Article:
So, you want to write a business use case? In this tutorial, we’ll look at how to write, structure, and format a use case. First, let’s define a business use case and explain how it differs from a system use case.
What is a business use case?
A business use case defines a sequence of actions that a business performs in order to produce observable results for an actor in that business.
It forms part of the user requirements specification, and define the scope of User Acceptance Testing. It describe the business requirements of the system to be developed, that is, from the point of view of a business user, not the underlying technology. In other words, a business use case is used to capture how a customer can make use of the business to get the result they want. For example, if the business in question was a bank, the use case might capture how a customer would apply for a credit card, renew a contract, or pay an invoice.
What’s the difference between a business use case and a system use case?
Business Use Case – The design scope of a Business Use Case is its business operations. It describes how an actor outside the organization, e.g. a customer, can achieve their goal with respect to the organization. In general, it does not mention the technology. It’s more concerned with how the business operates.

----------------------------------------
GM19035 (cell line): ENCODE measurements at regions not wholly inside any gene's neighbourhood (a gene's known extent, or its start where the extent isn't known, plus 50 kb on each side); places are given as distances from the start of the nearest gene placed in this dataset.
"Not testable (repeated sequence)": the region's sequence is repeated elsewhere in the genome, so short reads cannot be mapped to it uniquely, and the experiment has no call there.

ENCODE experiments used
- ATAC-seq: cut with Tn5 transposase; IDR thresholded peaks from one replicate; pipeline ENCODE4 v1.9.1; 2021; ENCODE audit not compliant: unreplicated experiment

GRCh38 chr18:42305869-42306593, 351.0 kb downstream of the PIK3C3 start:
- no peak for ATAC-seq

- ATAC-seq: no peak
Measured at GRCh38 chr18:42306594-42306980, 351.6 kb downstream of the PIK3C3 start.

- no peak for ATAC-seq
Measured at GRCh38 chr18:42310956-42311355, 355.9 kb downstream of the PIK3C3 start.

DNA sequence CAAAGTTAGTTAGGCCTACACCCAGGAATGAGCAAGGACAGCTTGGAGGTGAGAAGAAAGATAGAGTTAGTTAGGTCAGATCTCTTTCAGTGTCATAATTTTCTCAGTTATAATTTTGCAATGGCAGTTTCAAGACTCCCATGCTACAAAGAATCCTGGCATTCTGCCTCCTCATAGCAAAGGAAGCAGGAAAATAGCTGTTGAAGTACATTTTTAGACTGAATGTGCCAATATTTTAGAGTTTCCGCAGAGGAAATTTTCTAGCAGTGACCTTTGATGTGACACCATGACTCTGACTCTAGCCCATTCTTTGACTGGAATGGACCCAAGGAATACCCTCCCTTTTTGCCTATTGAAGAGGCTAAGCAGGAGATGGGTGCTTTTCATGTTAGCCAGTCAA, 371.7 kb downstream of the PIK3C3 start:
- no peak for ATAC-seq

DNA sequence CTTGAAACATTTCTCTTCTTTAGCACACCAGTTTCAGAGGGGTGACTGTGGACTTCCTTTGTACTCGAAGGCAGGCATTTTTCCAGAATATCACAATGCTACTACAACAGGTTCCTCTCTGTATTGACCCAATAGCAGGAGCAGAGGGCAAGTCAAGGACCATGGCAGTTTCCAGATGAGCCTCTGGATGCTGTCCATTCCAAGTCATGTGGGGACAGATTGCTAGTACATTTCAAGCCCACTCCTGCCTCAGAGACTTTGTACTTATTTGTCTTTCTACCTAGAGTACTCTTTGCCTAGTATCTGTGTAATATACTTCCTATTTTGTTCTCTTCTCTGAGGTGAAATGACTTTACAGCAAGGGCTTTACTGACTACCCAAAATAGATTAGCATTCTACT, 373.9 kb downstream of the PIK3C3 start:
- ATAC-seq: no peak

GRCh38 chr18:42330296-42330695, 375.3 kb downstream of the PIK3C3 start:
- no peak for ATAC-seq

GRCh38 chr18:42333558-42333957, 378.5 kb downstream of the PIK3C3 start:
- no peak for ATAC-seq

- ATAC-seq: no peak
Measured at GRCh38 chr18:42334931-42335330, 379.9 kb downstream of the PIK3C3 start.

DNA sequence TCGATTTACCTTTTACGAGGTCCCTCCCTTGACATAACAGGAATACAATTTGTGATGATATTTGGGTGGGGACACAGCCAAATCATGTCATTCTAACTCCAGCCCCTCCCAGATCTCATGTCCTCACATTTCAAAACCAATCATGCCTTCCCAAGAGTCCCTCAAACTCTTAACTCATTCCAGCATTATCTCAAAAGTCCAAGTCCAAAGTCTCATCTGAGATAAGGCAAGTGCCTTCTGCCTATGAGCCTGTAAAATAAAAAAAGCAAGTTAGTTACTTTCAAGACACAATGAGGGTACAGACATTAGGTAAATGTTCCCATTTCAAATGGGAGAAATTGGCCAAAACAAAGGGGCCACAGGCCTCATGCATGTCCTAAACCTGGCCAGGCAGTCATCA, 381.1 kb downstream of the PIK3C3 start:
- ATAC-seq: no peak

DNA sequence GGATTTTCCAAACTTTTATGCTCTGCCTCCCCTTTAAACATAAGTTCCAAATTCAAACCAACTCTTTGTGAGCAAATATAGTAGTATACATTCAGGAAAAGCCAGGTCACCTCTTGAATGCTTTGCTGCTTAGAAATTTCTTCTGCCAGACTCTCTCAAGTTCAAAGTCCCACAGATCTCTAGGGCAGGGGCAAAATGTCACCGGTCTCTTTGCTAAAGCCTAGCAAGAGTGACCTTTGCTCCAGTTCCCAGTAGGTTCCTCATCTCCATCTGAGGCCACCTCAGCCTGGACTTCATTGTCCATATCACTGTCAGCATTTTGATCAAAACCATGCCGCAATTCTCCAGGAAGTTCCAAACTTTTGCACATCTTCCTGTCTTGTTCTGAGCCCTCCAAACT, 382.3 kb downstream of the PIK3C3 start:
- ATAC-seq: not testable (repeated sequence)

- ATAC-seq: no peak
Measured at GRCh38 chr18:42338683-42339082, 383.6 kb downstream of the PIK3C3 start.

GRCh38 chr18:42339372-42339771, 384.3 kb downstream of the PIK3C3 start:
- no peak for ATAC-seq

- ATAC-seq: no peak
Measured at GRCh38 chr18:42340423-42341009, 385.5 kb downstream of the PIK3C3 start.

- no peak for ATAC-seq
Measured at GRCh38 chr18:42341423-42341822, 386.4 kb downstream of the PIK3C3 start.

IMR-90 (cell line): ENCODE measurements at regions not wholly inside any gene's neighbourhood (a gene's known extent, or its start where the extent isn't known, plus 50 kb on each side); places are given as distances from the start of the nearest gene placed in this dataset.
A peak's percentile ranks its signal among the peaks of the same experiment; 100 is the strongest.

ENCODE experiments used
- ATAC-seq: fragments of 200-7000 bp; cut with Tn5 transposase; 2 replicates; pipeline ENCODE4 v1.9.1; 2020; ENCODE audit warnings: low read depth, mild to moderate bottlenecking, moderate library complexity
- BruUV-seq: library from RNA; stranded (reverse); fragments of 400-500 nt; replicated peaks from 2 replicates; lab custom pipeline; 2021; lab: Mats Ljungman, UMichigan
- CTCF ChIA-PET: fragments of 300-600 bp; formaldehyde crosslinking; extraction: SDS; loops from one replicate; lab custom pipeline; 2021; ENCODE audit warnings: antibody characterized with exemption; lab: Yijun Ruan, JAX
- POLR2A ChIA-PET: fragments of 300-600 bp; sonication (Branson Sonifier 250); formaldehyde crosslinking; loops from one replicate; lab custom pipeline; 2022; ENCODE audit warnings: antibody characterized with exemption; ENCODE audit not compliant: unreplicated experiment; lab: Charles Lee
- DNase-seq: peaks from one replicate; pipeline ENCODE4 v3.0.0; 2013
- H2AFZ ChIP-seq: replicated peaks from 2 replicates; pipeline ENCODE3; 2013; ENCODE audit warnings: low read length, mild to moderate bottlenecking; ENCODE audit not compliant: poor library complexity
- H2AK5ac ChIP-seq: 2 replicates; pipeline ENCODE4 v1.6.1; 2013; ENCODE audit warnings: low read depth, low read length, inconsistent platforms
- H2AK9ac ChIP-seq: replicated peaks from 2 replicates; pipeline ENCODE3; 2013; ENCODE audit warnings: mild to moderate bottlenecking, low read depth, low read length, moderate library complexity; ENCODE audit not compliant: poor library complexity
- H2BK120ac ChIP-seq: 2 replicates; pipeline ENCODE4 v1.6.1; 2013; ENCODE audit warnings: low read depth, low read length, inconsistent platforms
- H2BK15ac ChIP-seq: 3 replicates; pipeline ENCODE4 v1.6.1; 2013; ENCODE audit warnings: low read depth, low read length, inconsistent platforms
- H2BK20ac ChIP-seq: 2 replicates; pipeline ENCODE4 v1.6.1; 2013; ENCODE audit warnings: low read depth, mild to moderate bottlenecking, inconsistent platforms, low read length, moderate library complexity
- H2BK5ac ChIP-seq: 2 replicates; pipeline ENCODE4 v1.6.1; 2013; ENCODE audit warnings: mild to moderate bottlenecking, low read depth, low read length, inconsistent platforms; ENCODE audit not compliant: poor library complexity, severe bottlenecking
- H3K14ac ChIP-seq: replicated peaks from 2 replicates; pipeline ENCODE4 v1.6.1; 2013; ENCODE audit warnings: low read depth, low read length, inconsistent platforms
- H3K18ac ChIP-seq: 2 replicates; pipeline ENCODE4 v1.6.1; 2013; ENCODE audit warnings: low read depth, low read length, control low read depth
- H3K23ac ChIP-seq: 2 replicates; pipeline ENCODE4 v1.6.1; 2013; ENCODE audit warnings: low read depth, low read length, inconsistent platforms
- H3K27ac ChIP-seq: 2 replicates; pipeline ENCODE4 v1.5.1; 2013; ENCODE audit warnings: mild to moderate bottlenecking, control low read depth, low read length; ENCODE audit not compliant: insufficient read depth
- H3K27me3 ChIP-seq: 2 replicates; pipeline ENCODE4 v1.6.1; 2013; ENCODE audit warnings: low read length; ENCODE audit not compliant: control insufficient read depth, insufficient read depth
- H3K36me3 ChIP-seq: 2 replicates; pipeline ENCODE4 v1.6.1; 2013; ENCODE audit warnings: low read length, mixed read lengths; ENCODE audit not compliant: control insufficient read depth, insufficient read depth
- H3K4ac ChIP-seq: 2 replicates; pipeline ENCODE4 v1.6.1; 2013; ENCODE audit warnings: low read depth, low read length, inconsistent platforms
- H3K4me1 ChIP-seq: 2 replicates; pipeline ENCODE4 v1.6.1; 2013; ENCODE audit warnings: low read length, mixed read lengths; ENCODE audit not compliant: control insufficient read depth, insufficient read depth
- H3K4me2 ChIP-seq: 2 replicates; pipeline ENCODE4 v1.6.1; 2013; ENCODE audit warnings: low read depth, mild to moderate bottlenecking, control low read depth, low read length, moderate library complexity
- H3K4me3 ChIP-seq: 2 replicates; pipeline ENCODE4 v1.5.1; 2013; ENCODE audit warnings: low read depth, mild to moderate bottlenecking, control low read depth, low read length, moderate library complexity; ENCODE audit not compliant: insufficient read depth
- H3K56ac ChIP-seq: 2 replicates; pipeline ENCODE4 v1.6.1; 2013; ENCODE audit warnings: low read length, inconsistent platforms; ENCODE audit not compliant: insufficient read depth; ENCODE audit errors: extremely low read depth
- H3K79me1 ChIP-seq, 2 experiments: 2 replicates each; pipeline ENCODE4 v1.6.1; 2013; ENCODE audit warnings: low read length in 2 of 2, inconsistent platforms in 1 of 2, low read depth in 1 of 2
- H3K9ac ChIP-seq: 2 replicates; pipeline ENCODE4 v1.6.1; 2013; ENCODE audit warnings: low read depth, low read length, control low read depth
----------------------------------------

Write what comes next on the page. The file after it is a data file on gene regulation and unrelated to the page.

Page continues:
System Use Case – The design scope of a System Use Case is the computer system. It describes how an actor, e.g. another software program, achieves a goal with the computer system.
Different Categories of Business Use Cases
According to the Rational Unified Process (RUP), business activities include three main categories of work:
- Commercially important activities, often called business processes.
- Activities that are not that commercially important, but must be performed, such as systems administration, cleaning and security.
- Management work that captures the business’ relationships, such as executive level roles and regular employees.
What is a business use case template?
This Business Use Case template includes instructions on how to write your first business use case instance. It describes the difference between business use cases and system use cases, and provides different layouts you can modify to document your business use case.
Each section in the template includes guidelines to help you populate the template and ensure that your document captures the necessary information to design your business solution.
- Format: MS Word
- Number of Pages: 14
- Language: English
To learn more, visit the Business Use Case page on our store.